What MPs do

The UK public elects Members of Parliament (MPs) to represent their interests and concerns in the House of Commons. MPs are involved in considering and proposing new laws, and can use their position to ask government ministers questions about current issues.

MPs split their time between working in Parliament itself, working in the constituency that elected them and working for their political party.

Some MPs from the governing party (or parties) become government ministers with specific responsibilities in certain areas, such as Health or Defence.

Working in Parliament

When Parliament is sitting (meeting), MPs generally spend their time working in the House of Commons. This can include raising issues affecting their constituents, attending debates and voting on new laws.

Most MPs are also members of committees, which look at issues in detail, from government policy and new laws, to wider topics like human rights.

Working in their constituency

In their constituency, MPs often hold a 'surgery' in their office, where local people can come along to discuss any matters that concern them.

MPs also attend functions, visit schools and businesses and generally try to meet as many people as possible. This gives MPs further insight and context into issues they may discuss when they return to Westminster.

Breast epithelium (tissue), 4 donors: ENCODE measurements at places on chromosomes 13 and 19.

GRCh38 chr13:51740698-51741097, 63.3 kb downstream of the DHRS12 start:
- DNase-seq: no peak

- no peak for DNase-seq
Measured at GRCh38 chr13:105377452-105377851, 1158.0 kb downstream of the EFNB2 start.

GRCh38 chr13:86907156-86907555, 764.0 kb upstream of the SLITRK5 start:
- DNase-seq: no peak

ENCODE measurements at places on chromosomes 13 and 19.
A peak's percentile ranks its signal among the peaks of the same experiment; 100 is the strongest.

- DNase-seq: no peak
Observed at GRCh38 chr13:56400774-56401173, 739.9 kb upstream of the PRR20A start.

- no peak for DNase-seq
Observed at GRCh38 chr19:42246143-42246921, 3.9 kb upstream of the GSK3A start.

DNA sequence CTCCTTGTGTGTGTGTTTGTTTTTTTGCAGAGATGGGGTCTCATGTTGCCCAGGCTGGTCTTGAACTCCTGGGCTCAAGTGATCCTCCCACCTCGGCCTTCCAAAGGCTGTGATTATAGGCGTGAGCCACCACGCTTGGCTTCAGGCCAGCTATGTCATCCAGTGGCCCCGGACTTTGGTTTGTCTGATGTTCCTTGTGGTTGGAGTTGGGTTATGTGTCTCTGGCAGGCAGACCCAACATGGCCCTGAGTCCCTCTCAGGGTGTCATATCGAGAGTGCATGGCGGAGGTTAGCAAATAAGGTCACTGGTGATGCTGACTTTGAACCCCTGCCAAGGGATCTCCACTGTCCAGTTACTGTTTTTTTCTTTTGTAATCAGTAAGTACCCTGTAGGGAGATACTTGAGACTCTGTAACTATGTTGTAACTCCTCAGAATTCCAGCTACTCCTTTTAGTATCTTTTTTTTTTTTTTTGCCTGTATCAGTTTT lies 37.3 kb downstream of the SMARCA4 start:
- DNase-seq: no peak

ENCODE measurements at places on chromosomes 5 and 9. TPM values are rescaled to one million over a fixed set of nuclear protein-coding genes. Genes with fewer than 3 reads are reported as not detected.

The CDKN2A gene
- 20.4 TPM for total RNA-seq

Find Your MP

Related information

House of Commons Information Office

Contact details

Telephone enquiry service is open between 10am-12 midday and 2pm-4pm (Monday to Friday).

Publications

The HCIO produces a number of publications that include:

House of Commons on Twitter

Follow @HouseofCommons for updates on the UK House of Commons Chamber.

Related information

Constituent:

The UK is divided into 650 different regions called constituencies where the public elect candidates to be their MP. A 'constituent' is the name given to every person who lives within or is eligible to vote in a constituency.

Code of Conduct

The Code of Conduct helps MPs understand their responsibilities to Parliament and the public. In addition to guidance, the Code also requires all Members to declare outside interest, like paid work or gifts.

House of Commons Chamber Film - Committees


Westminster is the second Chamber of the House of Commons which holds debate on national and local issues

House of Commons Chamber Film - Working for You


Find out more about how you can contact your MP, visit Parliament while it is in session or watch it online in this short chapter